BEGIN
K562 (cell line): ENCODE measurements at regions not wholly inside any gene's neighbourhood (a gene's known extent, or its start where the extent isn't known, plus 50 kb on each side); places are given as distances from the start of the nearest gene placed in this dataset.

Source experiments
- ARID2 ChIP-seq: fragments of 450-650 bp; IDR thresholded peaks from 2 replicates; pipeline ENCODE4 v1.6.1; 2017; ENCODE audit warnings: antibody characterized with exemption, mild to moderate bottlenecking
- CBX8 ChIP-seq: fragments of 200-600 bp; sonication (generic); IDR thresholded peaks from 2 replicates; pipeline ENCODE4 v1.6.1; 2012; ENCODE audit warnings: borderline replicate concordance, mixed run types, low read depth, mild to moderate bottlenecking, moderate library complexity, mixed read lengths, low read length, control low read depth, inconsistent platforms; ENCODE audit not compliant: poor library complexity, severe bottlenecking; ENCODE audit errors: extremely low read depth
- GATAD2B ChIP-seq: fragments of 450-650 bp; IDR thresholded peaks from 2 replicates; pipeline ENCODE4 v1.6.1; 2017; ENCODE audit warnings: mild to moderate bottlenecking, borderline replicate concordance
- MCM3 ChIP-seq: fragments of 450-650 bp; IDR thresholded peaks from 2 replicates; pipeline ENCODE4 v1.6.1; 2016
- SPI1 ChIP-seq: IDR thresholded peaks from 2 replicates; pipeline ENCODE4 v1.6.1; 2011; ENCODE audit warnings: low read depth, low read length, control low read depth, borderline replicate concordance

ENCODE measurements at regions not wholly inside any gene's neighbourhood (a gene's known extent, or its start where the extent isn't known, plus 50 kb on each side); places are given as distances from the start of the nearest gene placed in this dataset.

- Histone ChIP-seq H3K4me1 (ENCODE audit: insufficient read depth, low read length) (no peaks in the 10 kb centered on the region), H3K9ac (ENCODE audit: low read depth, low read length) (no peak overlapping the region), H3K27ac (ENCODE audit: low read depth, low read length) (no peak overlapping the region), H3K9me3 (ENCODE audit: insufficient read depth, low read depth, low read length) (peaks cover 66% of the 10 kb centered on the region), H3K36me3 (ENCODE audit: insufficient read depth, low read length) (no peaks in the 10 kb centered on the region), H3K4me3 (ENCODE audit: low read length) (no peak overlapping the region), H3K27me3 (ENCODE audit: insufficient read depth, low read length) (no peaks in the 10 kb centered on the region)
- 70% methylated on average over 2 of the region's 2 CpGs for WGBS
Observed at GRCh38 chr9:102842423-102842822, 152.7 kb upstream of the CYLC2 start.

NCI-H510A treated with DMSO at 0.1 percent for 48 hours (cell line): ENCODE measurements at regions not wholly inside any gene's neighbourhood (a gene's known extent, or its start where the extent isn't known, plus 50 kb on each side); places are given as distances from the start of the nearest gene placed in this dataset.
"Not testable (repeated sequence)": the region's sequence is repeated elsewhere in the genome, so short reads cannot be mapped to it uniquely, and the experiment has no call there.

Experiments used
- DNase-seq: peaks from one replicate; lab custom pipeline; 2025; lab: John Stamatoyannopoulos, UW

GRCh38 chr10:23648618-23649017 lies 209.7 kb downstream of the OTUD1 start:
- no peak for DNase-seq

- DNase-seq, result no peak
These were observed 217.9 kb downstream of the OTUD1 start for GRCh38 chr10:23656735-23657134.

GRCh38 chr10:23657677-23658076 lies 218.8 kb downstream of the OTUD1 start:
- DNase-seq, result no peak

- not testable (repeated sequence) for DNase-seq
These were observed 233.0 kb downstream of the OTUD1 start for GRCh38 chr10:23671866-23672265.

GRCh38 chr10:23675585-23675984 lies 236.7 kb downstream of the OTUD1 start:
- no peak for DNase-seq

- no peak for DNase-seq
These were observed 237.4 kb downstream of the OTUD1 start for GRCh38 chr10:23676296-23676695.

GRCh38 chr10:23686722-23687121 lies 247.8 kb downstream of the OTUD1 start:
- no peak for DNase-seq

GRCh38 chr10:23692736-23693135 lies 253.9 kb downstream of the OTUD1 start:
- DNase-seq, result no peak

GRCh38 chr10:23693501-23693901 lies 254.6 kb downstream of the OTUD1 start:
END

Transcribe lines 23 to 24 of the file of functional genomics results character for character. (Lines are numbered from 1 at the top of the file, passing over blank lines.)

These were observed 233.0 kb downstream of the OTUD1 start for GRCh38 chr10:23671866-23672265.

GRCh38 chr10:23675585-23675984 lies 236.7 kb downstream of the OTUD1 start: